Senegal wants Africa to end Zim-UK row
Senegalese President Abdoulaye Wade said on Wednesday he would push to create a group of African leaders to resolve a stand-off between Zimbabwe and Britain, which has cast a shadow over a European Union-Africa summit.
Wade, critical of South Africa’s efforts to end the political crisis in Zimbabwe, arrived in Harare after British Prime Minister Gordon Brown said he would boycott the planned December 8 to 9 Lisbon summit because President Robert Mugabe would attend.
“I am going to propose the creation of a committee of five heads of state, which will include [South African leader] Thabo Mbeki of course, to try to resolve relations between England and Zimbabwe,” said Wade, whose visit follows one by Mbeki last week.
“I am a facilitator ... Nobody has sent me here.
It is a personal initiative.
I know that Thabo Mbeki has done a lot but the situation has not so far been resolved,” added Wade, who has sparred with Mbeki for leadership on continental issues.
Southern African states have mandated Mbeki to secure a deal on constitutional reform between Mugabe and Zimbabwe’s opposition Movement for Democratic Change (MDC) ahead of presidential and parliamentary elections due in March.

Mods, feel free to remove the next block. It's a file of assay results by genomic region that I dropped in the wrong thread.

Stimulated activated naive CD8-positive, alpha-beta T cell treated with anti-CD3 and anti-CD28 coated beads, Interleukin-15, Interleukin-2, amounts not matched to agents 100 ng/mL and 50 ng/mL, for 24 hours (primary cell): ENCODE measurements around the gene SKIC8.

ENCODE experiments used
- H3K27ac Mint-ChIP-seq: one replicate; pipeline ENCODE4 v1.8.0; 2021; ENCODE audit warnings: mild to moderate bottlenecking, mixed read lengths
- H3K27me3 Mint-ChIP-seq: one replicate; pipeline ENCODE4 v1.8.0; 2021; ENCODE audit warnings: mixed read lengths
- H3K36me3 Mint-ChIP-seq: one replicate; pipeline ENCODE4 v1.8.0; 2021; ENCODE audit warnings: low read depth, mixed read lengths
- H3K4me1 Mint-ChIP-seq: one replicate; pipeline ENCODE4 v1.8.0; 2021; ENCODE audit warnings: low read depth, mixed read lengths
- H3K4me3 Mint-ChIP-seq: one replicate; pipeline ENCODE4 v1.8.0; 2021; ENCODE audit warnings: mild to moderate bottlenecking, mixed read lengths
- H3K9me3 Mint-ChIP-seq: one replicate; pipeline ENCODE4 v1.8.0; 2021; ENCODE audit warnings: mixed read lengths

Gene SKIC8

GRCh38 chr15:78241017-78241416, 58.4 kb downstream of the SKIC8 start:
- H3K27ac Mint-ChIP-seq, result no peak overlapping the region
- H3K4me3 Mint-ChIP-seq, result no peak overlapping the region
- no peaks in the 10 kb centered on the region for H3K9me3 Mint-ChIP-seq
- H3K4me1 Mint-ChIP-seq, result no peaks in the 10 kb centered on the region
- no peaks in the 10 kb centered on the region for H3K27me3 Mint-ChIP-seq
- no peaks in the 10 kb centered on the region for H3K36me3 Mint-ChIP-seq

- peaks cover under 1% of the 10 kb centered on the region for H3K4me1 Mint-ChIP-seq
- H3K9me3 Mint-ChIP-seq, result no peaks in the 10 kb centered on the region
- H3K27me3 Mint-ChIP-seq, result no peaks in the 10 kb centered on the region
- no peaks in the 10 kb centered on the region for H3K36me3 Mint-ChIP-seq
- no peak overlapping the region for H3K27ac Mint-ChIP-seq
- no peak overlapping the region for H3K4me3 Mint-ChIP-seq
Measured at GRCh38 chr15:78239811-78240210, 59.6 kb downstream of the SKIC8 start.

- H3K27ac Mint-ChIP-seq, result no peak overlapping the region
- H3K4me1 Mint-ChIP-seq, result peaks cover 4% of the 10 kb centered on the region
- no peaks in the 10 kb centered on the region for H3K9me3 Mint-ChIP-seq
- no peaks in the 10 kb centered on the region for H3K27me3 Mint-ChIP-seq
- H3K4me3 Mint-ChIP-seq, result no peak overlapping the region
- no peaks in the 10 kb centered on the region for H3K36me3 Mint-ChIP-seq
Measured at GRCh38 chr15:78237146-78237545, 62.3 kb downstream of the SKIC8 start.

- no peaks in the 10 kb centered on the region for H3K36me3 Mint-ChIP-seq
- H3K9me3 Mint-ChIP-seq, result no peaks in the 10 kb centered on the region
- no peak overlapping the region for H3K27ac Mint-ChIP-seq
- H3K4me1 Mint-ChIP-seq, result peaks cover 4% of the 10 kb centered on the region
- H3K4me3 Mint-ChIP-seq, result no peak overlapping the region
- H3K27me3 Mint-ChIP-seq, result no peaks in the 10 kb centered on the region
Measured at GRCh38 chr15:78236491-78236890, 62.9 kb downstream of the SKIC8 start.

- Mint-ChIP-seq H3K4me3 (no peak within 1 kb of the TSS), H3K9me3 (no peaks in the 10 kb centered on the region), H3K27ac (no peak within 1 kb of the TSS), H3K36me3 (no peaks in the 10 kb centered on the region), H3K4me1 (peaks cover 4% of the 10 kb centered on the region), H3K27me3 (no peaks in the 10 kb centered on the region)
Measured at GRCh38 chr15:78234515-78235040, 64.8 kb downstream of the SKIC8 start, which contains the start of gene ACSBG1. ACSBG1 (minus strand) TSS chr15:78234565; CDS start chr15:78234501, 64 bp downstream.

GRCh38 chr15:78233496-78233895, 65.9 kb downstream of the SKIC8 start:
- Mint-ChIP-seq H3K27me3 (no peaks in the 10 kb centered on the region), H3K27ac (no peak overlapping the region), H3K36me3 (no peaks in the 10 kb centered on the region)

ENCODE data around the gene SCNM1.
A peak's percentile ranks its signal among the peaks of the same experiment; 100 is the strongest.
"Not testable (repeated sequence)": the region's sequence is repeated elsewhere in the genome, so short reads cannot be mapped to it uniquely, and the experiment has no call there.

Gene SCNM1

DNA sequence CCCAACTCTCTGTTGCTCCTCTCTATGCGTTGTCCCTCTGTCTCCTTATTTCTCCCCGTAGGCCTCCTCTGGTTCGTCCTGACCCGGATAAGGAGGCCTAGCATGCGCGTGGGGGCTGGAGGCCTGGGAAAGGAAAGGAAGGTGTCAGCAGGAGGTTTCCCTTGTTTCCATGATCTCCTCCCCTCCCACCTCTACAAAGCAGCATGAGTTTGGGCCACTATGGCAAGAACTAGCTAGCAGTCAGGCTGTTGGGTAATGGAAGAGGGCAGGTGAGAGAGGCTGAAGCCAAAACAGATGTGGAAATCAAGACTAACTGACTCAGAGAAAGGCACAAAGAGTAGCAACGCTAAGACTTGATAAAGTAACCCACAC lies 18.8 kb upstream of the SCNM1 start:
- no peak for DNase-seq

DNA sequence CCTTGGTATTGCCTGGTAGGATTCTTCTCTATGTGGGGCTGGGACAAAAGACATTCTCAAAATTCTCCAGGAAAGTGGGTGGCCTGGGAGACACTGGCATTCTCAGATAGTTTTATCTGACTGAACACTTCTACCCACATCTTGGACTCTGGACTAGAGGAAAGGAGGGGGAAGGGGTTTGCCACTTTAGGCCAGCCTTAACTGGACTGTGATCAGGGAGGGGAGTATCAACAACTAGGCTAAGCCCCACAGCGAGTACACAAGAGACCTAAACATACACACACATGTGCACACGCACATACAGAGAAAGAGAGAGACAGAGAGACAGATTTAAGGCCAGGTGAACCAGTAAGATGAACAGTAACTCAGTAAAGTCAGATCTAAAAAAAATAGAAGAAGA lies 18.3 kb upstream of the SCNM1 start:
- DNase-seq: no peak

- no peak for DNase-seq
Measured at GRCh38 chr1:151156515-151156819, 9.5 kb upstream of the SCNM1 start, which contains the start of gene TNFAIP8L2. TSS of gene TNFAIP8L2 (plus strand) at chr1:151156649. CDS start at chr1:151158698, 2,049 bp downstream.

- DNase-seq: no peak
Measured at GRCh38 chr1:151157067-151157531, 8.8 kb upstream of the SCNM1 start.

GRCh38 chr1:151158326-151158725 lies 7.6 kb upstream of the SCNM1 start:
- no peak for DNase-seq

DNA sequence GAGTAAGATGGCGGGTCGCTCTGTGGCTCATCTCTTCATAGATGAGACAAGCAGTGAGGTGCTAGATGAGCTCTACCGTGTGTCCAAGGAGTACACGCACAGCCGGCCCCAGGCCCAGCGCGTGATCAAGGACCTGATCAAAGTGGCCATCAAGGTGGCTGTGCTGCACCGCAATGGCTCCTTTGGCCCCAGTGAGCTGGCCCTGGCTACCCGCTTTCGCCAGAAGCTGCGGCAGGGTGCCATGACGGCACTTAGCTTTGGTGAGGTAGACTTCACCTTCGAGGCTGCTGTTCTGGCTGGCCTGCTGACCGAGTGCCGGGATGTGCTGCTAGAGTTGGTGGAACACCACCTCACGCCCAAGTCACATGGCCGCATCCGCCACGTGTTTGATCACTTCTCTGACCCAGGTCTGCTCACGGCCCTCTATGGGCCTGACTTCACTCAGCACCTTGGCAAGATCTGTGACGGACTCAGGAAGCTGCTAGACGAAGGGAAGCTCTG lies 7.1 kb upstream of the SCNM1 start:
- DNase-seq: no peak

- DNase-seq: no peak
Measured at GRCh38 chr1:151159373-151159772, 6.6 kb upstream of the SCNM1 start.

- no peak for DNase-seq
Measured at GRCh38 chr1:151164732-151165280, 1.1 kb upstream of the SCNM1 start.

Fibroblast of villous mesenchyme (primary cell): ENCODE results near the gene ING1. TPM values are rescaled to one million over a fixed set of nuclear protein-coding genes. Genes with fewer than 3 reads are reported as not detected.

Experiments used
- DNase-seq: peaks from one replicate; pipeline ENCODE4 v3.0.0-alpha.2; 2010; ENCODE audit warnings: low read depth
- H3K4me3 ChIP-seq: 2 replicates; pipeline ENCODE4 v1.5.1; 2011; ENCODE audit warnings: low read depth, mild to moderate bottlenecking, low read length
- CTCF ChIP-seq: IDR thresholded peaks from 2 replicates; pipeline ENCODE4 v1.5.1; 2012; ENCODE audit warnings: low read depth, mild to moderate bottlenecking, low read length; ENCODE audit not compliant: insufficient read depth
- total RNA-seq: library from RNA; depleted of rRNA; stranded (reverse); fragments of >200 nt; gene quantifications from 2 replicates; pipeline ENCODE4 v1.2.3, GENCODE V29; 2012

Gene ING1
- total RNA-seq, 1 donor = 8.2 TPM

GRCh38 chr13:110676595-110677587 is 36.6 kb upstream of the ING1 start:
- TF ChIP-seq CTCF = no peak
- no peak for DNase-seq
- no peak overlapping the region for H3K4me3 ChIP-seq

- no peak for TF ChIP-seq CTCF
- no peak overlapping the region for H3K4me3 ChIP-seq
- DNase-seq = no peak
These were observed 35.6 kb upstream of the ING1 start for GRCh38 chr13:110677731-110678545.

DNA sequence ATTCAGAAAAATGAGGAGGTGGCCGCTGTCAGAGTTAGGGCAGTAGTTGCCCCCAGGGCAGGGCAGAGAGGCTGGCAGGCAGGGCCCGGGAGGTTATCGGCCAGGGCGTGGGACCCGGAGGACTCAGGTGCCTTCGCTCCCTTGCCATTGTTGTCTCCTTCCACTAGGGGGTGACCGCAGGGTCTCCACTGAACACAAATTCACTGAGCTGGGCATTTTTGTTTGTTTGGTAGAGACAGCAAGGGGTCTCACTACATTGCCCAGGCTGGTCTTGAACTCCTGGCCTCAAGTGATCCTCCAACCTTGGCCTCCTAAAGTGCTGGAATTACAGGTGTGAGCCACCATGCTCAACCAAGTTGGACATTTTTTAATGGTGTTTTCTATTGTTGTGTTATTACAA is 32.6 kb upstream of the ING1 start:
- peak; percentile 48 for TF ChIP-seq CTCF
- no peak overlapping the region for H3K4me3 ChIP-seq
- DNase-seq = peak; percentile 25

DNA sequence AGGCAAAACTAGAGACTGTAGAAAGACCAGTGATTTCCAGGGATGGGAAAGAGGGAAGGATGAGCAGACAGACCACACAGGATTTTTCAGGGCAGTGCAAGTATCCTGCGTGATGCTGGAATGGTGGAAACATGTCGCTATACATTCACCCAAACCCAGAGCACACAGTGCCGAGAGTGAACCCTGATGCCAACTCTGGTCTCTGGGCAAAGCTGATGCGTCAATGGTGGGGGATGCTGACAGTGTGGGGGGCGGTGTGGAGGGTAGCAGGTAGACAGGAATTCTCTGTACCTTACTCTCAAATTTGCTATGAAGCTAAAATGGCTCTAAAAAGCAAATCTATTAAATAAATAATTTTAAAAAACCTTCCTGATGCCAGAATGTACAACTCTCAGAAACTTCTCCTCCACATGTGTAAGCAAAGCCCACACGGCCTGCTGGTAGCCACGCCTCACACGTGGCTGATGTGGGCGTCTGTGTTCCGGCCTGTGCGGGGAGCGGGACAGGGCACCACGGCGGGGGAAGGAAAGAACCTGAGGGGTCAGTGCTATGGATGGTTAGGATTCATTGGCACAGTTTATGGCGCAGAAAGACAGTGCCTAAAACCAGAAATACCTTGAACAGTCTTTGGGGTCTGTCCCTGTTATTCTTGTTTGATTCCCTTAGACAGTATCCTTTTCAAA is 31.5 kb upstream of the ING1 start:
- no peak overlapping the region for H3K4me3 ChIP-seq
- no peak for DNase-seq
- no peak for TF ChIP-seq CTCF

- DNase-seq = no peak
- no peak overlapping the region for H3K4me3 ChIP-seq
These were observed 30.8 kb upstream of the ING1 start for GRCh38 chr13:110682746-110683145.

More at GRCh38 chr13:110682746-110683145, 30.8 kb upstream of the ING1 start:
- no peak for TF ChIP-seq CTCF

Mbeki said after meeting Zimbabwe’s political parties last Thursday that he was “very confident” that mediation efforts would produce a solution to the country’s crisis.
Western diplomats and South Africa’s opposition say Mbeki is too soft on Mugabe. Mbeki says quiet diplomacy has the best chance of ending Zimbabwe’s political and economic crisis.
Mugabe has clashed with Britain and other Western governments over charges of human rights abuses and his controversial seizure of white-owned farms for redistribution among black Zimbabweans.
Previous EU-Africa efforts to meet have foundered over whether to invite Mugabe, reviled by the West but seen by Africa as an independence hero.
An EU source said on Tuesday Portugal would formally notify member states this week that it would waive an EU visa ban to enable Mugabe and his senior aides to travel to the summit.
On Wednesday Wade urged Brown against boycotting the meeting.
“I think Britain should be present in Lisbon. If they don’t come, Britain will be isolated on that question. I will speak to Gordon Brown and ask him to be present at the summit,” he told reporters before going into a meeting with Mugabe.
Mugabe says the West is intent on ousting him as payback for his land reforms, which critics say have been badly implemented, leading to a collapse of agriculture in what was once Africa’s breadbasket.
“Africa must show its solidarity with Zimbabwe,” Wade said, adding that he would try to hold talks with the opposition, which accuses Mugabe of rigging previous elections to hold on to power.—Reuters